Posts Tagged: Margaret Atwood

A Blurb of Beauty

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At Book Riot, Amanda Diehl brings an optimistic anecdote to the often-bleak conversation on the value of book blurbs (typically rife with accusations of corporatism, cronyism, and empty praise). If the form can rise to the artistry of Margaret Atwood’s one-line praise for Laline Paul’s The Bees—“[A] gripping Cinderella/Arthurian tale with lush Keatsian adjectives”—perhaps there’s hope for the blurb yet.

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This Week in Short Fiction

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On Tuesday, Margaret Atwood released Stone Mattress, a collection of “wonderfully weird short stories.” Stone Mattress is Atwood’s eighth collection of stories, not to mention her 14 novels and other formidable volumes of poetry, children’s literature, and nonfiction.

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Books for the Future

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Margaret Atwood’s next book won’t be published for a hundred years. The Future Library project is collecting a hundred manuscripts to be released in the year 2114 with Atwood’s manuscript the first to be added to the collection. Earlier this year, 1,000 trees were planted that will eventually be harvested to publish the books collected by the project.

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This Week in Short Fiction

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On Monday, Cloud Atlas author David Mitchell began tweeting a short story called “The Right Sort” in multiple daily installments, compiled by Sceptre Books, readable from the top down. Set to conclude today, the story takes the Valium-filtered perspective of a young teen in 1970s England.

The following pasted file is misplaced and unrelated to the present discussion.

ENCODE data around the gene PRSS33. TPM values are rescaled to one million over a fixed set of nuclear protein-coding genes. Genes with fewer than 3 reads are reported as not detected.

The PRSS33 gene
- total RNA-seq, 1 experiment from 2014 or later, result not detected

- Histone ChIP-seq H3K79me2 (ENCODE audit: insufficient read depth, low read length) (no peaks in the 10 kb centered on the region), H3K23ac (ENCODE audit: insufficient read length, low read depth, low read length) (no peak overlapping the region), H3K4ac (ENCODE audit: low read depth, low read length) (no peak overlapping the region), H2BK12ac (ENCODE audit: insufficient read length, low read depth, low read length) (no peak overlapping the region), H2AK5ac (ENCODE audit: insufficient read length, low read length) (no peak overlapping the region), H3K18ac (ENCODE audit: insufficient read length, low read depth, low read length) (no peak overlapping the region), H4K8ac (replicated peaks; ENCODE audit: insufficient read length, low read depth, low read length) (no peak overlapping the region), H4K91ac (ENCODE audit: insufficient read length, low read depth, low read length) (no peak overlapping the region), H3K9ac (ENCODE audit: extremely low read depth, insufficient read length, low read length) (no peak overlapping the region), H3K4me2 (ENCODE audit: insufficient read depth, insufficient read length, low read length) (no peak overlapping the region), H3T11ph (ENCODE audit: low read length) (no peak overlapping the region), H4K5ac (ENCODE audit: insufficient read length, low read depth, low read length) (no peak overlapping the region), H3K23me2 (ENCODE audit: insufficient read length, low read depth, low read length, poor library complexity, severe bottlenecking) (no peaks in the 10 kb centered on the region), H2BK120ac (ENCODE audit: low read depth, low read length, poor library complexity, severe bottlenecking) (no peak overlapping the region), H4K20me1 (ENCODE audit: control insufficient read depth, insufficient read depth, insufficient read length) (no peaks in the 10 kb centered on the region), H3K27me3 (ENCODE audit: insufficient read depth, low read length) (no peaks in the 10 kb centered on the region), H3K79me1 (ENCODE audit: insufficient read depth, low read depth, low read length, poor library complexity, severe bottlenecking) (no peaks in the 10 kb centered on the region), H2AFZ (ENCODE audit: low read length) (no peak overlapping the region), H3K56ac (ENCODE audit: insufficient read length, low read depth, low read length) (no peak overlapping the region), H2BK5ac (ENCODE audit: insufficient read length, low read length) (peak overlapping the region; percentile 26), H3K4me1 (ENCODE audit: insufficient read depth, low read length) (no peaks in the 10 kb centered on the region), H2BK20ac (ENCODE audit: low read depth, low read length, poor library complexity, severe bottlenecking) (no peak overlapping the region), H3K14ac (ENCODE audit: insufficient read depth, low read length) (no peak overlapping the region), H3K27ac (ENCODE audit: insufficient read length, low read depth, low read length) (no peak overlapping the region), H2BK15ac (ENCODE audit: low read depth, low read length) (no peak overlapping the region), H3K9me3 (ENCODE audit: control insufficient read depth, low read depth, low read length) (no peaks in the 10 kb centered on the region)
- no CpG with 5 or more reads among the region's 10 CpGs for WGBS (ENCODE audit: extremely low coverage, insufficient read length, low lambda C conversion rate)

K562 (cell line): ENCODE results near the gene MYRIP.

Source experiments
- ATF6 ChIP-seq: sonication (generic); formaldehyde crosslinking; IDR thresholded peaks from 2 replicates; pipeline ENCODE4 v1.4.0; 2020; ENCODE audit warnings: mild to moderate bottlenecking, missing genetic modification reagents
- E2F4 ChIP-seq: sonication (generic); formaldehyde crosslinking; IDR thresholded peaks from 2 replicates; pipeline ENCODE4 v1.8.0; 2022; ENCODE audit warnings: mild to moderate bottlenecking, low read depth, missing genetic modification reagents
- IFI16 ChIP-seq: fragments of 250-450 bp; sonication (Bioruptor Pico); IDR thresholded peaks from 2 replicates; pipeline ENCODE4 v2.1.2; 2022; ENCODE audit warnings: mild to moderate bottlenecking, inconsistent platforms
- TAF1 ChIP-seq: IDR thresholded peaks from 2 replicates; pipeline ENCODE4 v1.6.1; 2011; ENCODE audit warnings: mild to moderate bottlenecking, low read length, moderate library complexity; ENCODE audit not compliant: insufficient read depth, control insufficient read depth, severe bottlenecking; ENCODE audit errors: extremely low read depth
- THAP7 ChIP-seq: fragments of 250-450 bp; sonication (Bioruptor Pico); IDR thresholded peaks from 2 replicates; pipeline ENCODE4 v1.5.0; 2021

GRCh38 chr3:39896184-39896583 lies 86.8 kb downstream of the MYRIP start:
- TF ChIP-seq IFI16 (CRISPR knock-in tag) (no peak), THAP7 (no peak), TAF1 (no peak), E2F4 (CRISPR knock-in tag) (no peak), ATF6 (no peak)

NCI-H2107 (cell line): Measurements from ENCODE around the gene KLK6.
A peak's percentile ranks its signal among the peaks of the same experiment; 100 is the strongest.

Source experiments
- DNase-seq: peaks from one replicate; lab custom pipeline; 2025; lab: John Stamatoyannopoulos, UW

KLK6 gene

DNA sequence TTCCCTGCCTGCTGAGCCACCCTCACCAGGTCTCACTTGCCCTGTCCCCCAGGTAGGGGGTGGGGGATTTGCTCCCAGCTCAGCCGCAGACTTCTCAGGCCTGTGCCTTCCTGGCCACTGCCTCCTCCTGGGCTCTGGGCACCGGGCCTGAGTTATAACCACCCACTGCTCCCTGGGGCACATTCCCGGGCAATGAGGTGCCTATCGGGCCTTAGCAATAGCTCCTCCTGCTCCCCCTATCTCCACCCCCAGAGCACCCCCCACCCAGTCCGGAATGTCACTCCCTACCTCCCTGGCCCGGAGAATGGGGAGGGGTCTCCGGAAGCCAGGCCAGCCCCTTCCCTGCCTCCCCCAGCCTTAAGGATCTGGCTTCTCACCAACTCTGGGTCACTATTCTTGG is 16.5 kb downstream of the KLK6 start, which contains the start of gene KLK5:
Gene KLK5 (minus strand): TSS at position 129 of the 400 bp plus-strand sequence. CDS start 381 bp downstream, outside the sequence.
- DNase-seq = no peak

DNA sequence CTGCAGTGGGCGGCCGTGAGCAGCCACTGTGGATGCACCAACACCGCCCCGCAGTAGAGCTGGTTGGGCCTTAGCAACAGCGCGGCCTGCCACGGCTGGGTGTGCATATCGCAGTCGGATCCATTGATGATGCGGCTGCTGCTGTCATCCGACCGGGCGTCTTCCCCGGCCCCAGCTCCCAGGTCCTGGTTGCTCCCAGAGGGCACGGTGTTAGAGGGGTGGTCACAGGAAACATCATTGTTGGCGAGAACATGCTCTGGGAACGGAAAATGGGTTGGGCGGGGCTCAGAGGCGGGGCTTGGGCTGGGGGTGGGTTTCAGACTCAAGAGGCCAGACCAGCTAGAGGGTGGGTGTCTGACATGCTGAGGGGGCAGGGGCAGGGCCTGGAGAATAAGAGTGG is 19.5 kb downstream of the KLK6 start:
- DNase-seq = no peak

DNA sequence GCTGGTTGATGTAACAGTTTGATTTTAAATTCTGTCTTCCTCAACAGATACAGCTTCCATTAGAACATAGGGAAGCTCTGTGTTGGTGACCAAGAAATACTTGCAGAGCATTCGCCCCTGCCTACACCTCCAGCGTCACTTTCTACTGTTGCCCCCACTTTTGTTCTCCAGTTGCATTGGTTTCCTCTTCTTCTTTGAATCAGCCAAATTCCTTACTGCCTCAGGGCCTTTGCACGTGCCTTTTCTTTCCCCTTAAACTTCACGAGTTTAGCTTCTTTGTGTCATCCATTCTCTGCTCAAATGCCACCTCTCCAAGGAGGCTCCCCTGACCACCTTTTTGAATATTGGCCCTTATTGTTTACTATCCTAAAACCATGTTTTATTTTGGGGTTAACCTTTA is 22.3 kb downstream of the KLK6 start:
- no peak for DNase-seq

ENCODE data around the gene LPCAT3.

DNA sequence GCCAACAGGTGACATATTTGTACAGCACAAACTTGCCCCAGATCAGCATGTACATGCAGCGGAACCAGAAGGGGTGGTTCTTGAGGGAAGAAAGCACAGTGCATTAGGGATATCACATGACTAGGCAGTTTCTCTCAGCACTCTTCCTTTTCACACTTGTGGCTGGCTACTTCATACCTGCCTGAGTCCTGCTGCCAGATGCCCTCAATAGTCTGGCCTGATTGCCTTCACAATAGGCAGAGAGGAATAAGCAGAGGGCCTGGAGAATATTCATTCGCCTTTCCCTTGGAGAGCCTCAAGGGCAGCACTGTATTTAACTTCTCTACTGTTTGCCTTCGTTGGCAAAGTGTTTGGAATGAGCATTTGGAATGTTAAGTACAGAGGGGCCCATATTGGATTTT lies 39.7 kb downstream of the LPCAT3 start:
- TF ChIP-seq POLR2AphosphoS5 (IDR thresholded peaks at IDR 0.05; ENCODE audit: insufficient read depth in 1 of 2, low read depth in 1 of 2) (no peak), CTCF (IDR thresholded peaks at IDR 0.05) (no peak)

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Alice Munro Wins Nobel Prize in Literature

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Alice Munro, a “master of the contemporary short story,” has been awarded the 2013 Nobel Prize in literature.

The first Canadian to win, Munro told the Canadian Broadcasting Corporation:

I think my stories have gotten around quite remarkably for short stories, and I would really hope that this would make people see the short story as an important art, not just something that you played around with until you’d got a novel written.

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Margaret Atwood’s Brilliant Book Riot Guest Post

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Did you see that guest-poster over at Book Riot?

She’s some young upstart named Margaret Atwood with some crazy ideas about horror, terror, genre fiction, and literary fiction.

To add to that, the complete Edgar Allan Poe was in the primary school library – those were the days in which only the presence or absence of Sex determined what was suitable for children – so I was no stranger to tell-tale hearts, teeth ripped out of semi-corpses, dead women coming back to life through other dead women, and so forth.

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The Feminist Reading List to End All Feminist Reading Lists

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In case you missed it, Rumpus contributor Michelle Dean whipped up superb ”pop-culture feminist syllabus” at Flavorwire.

Ranging from time-tested classics like Margaret Atwood’s The Edible Woman to newer but equally exciting material like Issa Rae’s The Misadventures of Awkward Black Girl, Dean’s list includes books, films, TV shows, and songs (plus one “biomythography”) from women of all different backgrounds.

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